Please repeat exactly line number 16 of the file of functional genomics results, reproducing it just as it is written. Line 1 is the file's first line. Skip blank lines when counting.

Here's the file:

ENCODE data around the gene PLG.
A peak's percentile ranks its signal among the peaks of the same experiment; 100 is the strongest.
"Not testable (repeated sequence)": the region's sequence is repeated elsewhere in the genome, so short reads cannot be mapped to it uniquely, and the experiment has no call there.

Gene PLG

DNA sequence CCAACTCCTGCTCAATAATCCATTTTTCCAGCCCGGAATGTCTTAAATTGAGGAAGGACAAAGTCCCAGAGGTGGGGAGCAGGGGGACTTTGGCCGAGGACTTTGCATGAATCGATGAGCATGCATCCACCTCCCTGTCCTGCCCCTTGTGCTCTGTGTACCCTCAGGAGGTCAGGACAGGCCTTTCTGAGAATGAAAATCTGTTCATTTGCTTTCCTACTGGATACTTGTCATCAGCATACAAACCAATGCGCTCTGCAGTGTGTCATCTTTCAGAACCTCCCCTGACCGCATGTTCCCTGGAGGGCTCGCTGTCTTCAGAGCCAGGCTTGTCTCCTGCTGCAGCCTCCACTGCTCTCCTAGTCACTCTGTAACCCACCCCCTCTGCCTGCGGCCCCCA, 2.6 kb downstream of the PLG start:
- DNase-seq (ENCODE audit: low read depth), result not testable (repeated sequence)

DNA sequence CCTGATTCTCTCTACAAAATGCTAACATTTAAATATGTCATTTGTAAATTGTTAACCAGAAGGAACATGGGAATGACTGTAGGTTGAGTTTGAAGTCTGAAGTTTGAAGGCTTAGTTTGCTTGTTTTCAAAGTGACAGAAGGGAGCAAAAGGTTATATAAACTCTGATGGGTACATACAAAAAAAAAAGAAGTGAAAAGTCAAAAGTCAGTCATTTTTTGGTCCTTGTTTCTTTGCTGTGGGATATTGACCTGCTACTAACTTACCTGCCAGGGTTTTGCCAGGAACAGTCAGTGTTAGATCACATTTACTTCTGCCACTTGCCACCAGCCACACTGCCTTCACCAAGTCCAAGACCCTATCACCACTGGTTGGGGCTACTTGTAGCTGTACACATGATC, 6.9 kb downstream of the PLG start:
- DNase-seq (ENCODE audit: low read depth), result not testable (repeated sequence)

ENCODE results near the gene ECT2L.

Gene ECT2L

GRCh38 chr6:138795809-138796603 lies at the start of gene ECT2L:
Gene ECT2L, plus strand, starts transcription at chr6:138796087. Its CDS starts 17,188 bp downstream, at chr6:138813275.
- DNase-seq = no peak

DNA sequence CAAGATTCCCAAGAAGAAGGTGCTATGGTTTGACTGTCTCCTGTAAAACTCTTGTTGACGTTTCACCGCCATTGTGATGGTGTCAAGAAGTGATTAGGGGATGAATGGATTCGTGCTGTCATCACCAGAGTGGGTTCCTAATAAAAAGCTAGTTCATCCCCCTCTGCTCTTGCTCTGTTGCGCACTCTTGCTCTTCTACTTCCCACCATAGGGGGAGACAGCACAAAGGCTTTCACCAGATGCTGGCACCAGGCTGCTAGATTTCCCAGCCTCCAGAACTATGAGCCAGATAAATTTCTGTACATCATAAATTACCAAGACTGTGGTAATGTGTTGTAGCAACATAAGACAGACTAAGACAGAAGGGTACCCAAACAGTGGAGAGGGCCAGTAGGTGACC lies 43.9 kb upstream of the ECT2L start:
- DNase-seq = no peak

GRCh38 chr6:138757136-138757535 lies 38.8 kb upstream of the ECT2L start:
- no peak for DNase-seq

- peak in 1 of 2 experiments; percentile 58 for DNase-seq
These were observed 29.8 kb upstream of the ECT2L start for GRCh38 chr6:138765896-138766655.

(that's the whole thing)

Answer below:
GRCh38 chr6:138757136-138757535 lies 38.8 kb upstream of the ECT2L start: